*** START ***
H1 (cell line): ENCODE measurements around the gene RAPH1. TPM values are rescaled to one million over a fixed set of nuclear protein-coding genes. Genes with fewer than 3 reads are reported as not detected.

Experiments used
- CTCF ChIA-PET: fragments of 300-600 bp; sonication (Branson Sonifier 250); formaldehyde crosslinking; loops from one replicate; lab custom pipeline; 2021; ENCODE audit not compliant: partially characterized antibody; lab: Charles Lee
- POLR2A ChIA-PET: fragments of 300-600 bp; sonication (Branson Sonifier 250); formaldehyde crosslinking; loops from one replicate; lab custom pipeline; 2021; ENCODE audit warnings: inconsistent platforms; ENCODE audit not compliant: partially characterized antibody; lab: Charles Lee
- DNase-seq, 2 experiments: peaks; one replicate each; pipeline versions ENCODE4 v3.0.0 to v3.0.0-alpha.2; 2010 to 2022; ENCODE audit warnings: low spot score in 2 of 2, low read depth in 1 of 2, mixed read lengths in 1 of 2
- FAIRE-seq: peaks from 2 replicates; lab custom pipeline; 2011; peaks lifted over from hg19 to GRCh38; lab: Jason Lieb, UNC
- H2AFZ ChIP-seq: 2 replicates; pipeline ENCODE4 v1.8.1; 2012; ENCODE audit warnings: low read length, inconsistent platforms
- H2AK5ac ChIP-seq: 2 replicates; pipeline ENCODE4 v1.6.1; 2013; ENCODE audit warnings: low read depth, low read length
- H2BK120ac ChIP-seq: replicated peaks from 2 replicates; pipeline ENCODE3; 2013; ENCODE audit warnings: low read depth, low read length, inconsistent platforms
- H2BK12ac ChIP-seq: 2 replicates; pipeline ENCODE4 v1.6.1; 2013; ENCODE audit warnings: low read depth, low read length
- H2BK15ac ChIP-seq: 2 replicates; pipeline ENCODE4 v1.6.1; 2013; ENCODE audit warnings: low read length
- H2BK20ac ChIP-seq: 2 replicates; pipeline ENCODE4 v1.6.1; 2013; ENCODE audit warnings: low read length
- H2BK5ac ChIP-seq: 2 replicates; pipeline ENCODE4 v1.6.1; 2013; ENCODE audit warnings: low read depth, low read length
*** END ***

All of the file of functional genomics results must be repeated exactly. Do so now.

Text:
H1 (cell line): ENCODE measurements around the gene RAPH1. TPM values are rescaled to one million over a fixed set of nuclear protein-coding genes. Genes with fewer than 3 reads are reported as not detected.

Experiments used
- CTCF ChIA-PET: fragments of 300-600 bp; sonication (Branson Sonifier 250); formaldehyde crosslinking; loops from one replicate; lab custom pipeline; 2021; ENCODE audit not compliant: partially characterized antibody; lab: Charles Lee
- POLR2A ChIA-PET: fragments of 300-600 bp; sonication (Branson Sonifier 250); formaldehyde crosslinking; loops from one replicate; lab custom pipeline; 2021; ENCODE audit warnings: inconsistent platforms; ENCODE audit not compliant: partially characterized antibody; lab: Charles Lee
- DNase-seq, 2 experiments: peaks; one replicate each; pipeline versions ENCODE4 v3.0.0 to v3.0.0-alpha.2; 2010 to 2022; ENCODE audit warnings: low spot score in 2 of 2, low read depth in 1 of 2, mixed read lengths in 1 of 2
- FAIRE-seq: peaks from 2 replicates; lab custom pipeline; 2011; peaks lifted over from hg19 to GRCh38; lab: Jason Lieb, UNC
- H2AFZ ChIP-seq: 2 replicates; pipeline ENCODE4 v1.8.1; 2012; ENCODE audit warnings: low read length, inconsistent platforms
- H2AK5ac ChIP-seq: 2 replicates; pipeline ENCODE4 v1.6.1; 2013; ENCODE audit warnings: low read depth, low read length
- H2BK120ac ChIP-seq: replicated peaks from 2 replicates; pipeline ENCODE3; 2013; ENCODE audit warnings: low read depth, low read length, inconsistent platforms
- H2BK12ac ChIP-seq: 2 replicates; pipeline ENCODE4 v1.6.1; 2013; ENCODE audit warnings: low read depth, low read length
- H2BK15ac ChIP-seq: 2 replicates; pipeline ENCODE4 v1.6.1; 2013; ENCODE audit warnings: low read length
- H2BK20ac ChIP-seq: 2 replicates; pipeline ENCODE4 v1.6.1; 2013; ENCODE audit warnings: low read length
- H2BK5ac ChIP-seq: 2 replicates; pipeline ENCODE4 v1.6.1; 2013; ENCODE audit warnings: low read depth, low read length